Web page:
1

I'm trying to talk about several grammatical errors that a Negro makes when he's speaking: "us wants" and "I is."

I'd like to give an example so that you'll know what I want. For “Thats” and “aint,” I may use "omission of apostrophe," and I want to know how I can describe the kind of errors given above.


These words are actually from a dialogue in Jean Toomer's short story "Blood-Burning Moon," which was first published in the 1920s. I just copied "Negro" because Toomer himself used this word in the text. I thought it was a neutral word and did not mean to suggest anything political.

10
  • To be clear, omitting the written apostrophe is no more a grammatical error than any other spelling mistake is. One should avoid confusing writing errors for grammatical ones. What you're asking about, however, is indeed a grammatical error because you can hear its issue without needing to read how it has been transcribed into written form. Grammar is about syntax and morphology, which you are in fact asking about, so the reference to mere writing errors may risk confusing answerers who will want to answer the grammatical question.
    – tchrist
    Dec 24, 2023 at 17:10
  • 3
    You cant omit an apostrophe when youre speaking. Dec 24, 2023 at 17:40
  • 1
    Unless you're quoting from an old book, I don't think anyone has used the word negro in about 50 years. Let's just call it 'unwise' & move on rapidly. You perhaps need to research at least the first elements of African American English [AAE & its close cousin AAVE] to see why some of these forms are not 'incorrect', they are dialectic.
    – Tetsujin
    Dec 24, 2023 at 17:50
  • 1
    Please do not drag the euphemism treadmill, political causes, neo-taboos, social justice, cultural relativism, and race baiting into a simple question of terminology. This is a simple question with a simple answer.
    – tchrist
    Dec 24, 2023 at 18:22
  • 4
    Thanks for your ideas! These words are actually from a dialogue in Jean Toomer's short story "Blood-Burning Moon," which was first published in the 1920s. I just copied "Negro" because Toomer himself used this word in the text. I thought it was a neutral word and did not mean to suggest anything political. Again, thanks for your answers!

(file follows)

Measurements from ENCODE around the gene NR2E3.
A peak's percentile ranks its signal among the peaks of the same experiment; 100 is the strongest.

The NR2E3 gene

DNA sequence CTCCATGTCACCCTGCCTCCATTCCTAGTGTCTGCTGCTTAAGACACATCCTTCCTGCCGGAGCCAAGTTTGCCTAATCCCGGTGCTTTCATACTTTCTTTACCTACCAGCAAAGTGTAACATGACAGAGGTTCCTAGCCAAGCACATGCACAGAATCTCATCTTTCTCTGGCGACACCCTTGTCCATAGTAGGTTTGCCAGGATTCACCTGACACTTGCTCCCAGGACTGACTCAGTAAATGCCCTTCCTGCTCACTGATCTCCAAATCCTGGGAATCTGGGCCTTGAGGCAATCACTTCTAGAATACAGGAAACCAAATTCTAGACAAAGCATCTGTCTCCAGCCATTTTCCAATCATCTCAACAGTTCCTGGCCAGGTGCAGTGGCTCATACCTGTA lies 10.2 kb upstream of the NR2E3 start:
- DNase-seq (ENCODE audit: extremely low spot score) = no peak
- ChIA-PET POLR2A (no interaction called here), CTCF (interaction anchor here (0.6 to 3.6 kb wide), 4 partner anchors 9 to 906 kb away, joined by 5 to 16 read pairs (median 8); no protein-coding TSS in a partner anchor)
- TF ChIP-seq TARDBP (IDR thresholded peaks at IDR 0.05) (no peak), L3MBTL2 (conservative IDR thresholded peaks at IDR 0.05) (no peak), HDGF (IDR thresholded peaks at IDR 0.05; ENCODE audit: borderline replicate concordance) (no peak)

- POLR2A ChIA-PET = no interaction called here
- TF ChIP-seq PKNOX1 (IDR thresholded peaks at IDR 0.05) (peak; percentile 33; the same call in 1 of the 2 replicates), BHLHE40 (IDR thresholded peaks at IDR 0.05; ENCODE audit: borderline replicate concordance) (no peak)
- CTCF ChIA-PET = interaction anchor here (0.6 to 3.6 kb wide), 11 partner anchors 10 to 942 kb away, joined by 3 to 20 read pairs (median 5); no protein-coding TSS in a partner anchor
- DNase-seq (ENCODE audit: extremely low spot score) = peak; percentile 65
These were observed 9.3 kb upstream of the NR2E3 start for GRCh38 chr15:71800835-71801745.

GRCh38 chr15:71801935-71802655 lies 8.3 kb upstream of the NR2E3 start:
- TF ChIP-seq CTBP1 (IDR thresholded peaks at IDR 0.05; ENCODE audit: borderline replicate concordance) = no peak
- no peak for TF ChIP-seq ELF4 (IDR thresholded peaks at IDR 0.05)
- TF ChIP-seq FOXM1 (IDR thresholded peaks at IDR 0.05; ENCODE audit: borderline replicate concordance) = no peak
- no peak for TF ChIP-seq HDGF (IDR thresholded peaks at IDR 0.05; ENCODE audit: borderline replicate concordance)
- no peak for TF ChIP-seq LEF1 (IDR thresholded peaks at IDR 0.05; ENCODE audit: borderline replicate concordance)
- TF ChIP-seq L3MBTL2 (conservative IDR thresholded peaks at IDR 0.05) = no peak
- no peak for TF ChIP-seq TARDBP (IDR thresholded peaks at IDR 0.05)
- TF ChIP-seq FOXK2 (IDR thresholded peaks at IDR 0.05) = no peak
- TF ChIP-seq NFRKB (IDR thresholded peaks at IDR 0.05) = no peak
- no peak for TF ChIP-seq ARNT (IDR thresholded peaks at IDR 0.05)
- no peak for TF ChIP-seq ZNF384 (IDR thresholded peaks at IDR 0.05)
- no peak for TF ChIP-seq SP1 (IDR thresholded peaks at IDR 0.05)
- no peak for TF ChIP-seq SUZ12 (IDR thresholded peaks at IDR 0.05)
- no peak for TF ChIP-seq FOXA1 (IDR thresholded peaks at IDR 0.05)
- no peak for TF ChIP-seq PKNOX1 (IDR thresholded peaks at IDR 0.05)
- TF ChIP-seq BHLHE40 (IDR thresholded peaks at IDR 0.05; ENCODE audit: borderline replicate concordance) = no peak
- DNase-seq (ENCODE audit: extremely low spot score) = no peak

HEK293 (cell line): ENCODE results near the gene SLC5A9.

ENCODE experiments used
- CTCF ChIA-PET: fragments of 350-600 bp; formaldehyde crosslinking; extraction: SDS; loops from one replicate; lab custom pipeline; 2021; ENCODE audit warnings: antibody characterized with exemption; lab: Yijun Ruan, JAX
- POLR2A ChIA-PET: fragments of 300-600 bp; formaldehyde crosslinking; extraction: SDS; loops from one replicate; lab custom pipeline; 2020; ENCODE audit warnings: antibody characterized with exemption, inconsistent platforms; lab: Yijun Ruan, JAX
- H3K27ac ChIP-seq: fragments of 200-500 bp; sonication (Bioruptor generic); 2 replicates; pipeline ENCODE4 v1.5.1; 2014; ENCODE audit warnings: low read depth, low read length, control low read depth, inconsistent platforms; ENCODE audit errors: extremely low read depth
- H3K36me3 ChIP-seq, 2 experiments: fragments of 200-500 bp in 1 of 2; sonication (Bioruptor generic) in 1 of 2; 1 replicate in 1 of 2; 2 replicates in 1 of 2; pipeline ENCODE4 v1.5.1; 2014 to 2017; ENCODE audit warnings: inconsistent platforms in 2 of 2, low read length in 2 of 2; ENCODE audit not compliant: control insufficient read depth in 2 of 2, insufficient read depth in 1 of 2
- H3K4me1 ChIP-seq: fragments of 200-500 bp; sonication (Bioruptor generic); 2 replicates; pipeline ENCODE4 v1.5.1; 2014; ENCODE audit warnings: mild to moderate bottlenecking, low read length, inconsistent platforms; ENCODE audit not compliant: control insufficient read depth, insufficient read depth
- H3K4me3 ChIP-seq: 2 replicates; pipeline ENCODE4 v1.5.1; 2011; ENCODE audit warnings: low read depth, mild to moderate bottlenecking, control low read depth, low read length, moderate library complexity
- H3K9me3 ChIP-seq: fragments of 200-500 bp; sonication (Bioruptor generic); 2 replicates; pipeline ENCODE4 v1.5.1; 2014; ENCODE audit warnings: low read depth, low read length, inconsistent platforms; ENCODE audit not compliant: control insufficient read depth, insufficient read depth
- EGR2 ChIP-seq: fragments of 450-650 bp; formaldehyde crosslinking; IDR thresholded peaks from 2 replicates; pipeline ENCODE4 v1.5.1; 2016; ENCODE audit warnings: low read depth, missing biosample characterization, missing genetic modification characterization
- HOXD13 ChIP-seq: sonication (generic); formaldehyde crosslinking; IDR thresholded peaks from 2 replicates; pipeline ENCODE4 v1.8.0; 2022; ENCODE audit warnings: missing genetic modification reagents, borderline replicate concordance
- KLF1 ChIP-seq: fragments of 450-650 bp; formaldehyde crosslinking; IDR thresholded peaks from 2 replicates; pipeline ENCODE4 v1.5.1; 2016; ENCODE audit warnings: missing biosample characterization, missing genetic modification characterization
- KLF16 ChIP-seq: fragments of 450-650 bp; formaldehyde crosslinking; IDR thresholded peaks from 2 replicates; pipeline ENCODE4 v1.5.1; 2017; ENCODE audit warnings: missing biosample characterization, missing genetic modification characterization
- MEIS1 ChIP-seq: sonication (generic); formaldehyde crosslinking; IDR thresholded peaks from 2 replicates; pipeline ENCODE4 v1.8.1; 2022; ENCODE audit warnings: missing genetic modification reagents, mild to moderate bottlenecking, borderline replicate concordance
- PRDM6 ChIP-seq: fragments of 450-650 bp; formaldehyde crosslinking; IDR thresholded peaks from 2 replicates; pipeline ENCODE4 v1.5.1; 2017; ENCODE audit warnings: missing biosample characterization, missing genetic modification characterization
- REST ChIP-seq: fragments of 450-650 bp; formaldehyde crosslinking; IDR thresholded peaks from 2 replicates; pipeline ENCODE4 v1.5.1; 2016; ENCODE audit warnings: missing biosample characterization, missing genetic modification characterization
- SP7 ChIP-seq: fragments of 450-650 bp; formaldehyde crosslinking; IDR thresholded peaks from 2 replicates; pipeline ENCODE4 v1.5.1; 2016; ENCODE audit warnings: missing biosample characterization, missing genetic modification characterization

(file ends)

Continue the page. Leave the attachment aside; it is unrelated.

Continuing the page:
– Yuhang Ma
    Dec 25, 2023 at 1:48

1 Answer 1

4

Agreement error

This is called an agreement error. It is a grammatical error not a writing error. When you get back copy marked up by a proofreader, a circled agr indicates this problem.

The Wikipedia article on Agreement says:

In linguistics, agreement or concord (abbreviated ᴀɢʀ) occurs when a word changes form depending on the other words to which it relates. It is an instance of inflection, and usually involves making the value of some grammatical category (such as gender or person) "agree" between varied words or parts of the sentence.

For example, in Standard English, one may say I am or he is, but not "I is" or "he am". This is because English grammar requires that the verb and its subject agree in person. The pronouns I and he are first and third person respectively, as are the verb forms am and is. The verb form must be selected so that it has the same person as the subject in contrast to notional agreement, which is based on meaning.

8
  • 1
    Yes, but you are not addressing the elephant in the room, are you?
    – Lambie
    Dec 24, 2023 at 18:12
  • 1
    @Lambie I answered the question asked. I refuse to be drawn into slapping people down just because the Holy Inquisition of Political Language would levy their full wrath upon them, complete with all the crushing social opprobrium they can bring to bear on their innocent victims. That's something you expect of China, not the West.
    – tchrist
    Dec 24, 2023 at 18:33
  • Frankly, I don't think that Chinese people are expected to know anything about all this. So, that is a consideration well outside the bounds of what you indicate.
    – Lambie
    Dec 24, 2023 at 19:00
  • @Lambie What do you mean Chinese people are not "expected to know anything about all this?"
    – Yuhang Ma
    Dec 25, 2023 at 2:04
  • @tchrist Thanks for your answer. I will take it.
    – Yuhang Ma
    Dec 25, 2023 at 2:04

Not the answer you're looking for? Browse other questions tagged or ask your own question.